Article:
Saturday, 25 February 2012

Why I am a poet

BRAJESWARI Raaikishori
Aamaai dayaa karla naa
Aamaar sanger sangi sabaai gelo
Aamaar jaowa holo naa… 

Bishnupriya Manipuri poet, Champalal Sinha, traces the origins of his poetic consciousness.

Champalal Sinha

CULTIVATION of poetry, study of poetry, service to the nation, society and the like are all that my life is exactly about. I am still alive because I was attracted to all these virtues at the right age. Many a cyclone of distress, shock and penury blew over my head, and keeps blowing even now; but against all odds, I am indifferent and unshaken only by virtue of my cultivation of poetry, study of poetry, and service to the nation and society. Among all these, cultivation and study of poetry inspire me the most to be resolutely self-confident.

The study of any branch of literature shows one the right path of life, gives immense pleasure, inspires one to work and leads towards light. However, no other branch of literature can be a parallel to poetry in providing one with the pleasure of creation, awakening in him a sense towards his work or duty, and making him rich in metaphysical wisdom, which is why poetry is the origin of any literature in the world. Though I was inspired immensely to write poetry by the melodious songs of Ojha Senarup (a poet and singer of repute), I was attracted to poetry since childhood. My Baba (papa), more often than not, read out and sang the poems of Rabindranath Tagore, Nazrul Islam, Jogindranath Sarkar, Rajanikanta Sen, Kusumkumari, Priyangbada, Mankumari and others. He also sang the songs of the Azad Hind Fauj and that of the Swadeshi Movement. Baba was blessed with a melodious voice, and was enviably skilled in the art of tune, note, measure, speed, ascend, descend, and such other nitty-gritties of songs and music. That way, if I say that his name Surasingh or Surachandra is significant enough, it will in no way be an exaggeration.

It was a Friday in 1966/67. It was my birthday. After his catnap in the afternoon, Baba washed his face and sat on a low floor stool on the verandah. He yawned and stretched. I was lying prone on a cot near the left side of the door, and reading. “Master, fill a hookah of tobacco, and give me. Where is your mom?” Baba said, and yawned again. Baba used to call me master, fondly. I filled a hookah with tobacco and handed over the hubble-bubble to him. “Fan it with your mouth till smoke comes out,” Baba said, and started to hum a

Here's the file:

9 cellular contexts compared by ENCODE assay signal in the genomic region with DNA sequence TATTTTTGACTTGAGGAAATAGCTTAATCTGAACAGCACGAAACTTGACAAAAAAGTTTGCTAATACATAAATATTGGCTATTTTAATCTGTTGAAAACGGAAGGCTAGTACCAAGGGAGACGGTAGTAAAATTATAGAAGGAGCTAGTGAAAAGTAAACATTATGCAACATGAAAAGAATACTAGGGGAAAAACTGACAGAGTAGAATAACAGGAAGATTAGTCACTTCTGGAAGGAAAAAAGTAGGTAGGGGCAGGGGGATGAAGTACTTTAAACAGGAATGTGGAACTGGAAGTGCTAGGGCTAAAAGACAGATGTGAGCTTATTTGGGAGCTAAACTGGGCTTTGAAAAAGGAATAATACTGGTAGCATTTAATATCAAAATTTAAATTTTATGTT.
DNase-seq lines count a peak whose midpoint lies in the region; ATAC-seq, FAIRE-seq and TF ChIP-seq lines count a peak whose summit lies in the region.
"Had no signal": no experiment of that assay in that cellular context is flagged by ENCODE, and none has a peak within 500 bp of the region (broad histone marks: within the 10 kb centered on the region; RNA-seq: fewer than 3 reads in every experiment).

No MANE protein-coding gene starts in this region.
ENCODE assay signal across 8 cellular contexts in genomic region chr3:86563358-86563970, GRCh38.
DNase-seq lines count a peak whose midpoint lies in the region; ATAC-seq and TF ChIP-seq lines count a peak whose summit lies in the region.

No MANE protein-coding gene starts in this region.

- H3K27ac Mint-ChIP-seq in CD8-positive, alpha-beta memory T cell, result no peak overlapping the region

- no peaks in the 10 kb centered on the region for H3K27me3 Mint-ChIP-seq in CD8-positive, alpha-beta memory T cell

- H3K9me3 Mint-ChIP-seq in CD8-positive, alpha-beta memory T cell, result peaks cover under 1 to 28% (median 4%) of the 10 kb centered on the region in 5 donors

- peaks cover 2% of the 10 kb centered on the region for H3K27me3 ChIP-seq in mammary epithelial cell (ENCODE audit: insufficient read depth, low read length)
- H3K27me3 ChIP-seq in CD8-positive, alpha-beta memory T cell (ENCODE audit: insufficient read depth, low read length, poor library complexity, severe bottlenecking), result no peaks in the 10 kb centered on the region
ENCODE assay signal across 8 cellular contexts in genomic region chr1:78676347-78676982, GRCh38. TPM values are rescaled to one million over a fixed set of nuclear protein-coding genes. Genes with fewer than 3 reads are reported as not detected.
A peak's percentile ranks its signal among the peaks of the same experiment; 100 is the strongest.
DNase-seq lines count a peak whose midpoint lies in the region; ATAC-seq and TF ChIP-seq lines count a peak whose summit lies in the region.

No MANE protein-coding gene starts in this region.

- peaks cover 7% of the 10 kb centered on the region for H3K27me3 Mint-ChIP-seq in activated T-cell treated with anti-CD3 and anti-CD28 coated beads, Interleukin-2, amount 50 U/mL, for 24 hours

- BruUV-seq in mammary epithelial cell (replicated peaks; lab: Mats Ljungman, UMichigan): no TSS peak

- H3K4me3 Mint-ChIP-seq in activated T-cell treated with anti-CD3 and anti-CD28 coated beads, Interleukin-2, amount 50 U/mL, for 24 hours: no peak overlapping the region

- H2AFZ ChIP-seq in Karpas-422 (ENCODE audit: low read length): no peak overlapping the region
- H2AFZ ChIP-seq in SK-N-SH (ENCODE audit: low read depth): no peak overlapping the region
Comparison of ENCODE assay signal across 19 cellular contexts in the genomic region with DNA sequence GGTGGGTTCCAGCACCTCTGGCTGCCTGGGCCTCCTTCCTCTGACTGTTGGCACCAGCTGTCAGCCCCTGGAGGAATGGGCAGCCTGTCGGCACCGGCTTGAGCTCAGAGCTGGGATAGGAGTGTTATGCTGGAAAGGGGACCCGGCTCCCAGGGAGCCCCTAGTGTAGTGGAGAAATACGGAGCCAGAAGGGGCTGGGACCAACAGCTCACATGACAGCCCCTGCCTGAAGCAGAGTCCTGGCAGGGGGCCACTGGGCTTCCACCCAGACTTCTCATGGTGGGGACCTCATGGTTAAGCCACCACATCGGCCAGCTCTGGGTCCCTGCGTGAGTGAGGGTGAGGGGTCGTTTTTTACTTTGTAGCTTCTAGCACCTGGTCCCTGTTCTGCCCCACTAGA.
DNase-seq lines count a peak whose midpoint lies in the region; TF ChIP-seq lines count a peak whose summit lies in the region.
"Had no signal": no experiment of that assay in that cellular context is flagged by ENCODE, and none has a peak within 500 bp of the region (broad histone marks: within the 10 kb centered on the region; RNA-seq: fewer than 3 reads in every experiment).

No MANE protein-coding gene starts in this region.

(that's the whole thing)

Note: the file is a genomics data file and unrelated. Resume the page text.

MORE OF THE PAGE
song, that, after a while, came out in a free-flowing voice —

Aamaar saadh naa mitilo, aashaa naa purilo,
Sakali phuraaye jaai maa…

(My desire remained unfulfilled, hopes remained unmet, Mother (Shakti), let me go exhausting all)

The lyrics of the song, its sentiment, meaning, Baba’s sweet voice, the sweetness of the tune and the accurate maintenance of musical note, time and measure kept me spellbound within moments, and an imaginary world started to engross me.

Tears kept dripping down Baba’s cheeks, and he was wiping them out while puffing the hubble-bubble. He started another song —

Brajeswari Raaikishori
Aamaai dayaa karla naa
Aamaar sanger sangi sabaai gelo
Aamaar jaowa holo naa…

(Radharani of Brajabrindavan has not been generous on me. While all my colleagues have got her blessings, and departed, I have got stuck)

Tears kept dripping down his cheeks.

Baba was a man of a contemplative turn of mind. He was too emotional. I have inherited a great deal of his emotion and sentimentalism and perhaps that could have been the true inspirations which inclined me towards poetry.

Be that as it may, I shut the book remembering that, since my mother was not around, it was my duty to offer Baba a cup of tea. I rushed to the hearth, ignited the fire from paddy husks kept nearby as firelighters and put the kettle over it.


The remnant of the song, on the other hand, kept humming in my ears. I was filtering tea with a wire mesh.

“Master, where does the smoke come from?”
Baba asked me.
“I’m preparing tea,” I responded.

“Hari, Hari! (Oh God! Dear me!) As if my throat is wet. Bring it soon. I have to go to the front hamlet. I have something important there.” Baba left for the hamlet after taking tea. Baba is no more, but his sweet voice still overflows on the verandah, the yard and the entire house. Wherever I tread, I hear his sweet voice that still touches me. Why will I not be a poet?! Why will I not write poems!

Heirloom
I am not immortal
Like everyone else,
What will I leave behind
As my parting gifts?
Who knows
when will the void
A shedding flower leaves
On the branch be filled?
I know not who my heir is,
Or would be.
As heirloom, I have only
My unfulfilled wishes,
Pen, papers, rivers,
Canals, streams, the sky,
Factories, machines,
protests, agitation,
Love, affection,
And the entire world.
I will take my lethargy
With me, of course.
Oh, my ‘heir’,
Have you born, or not?
I am waiting for you,
Day in, day out.

Courtesy: Seven Sisters Post (www.sevensisterspost)
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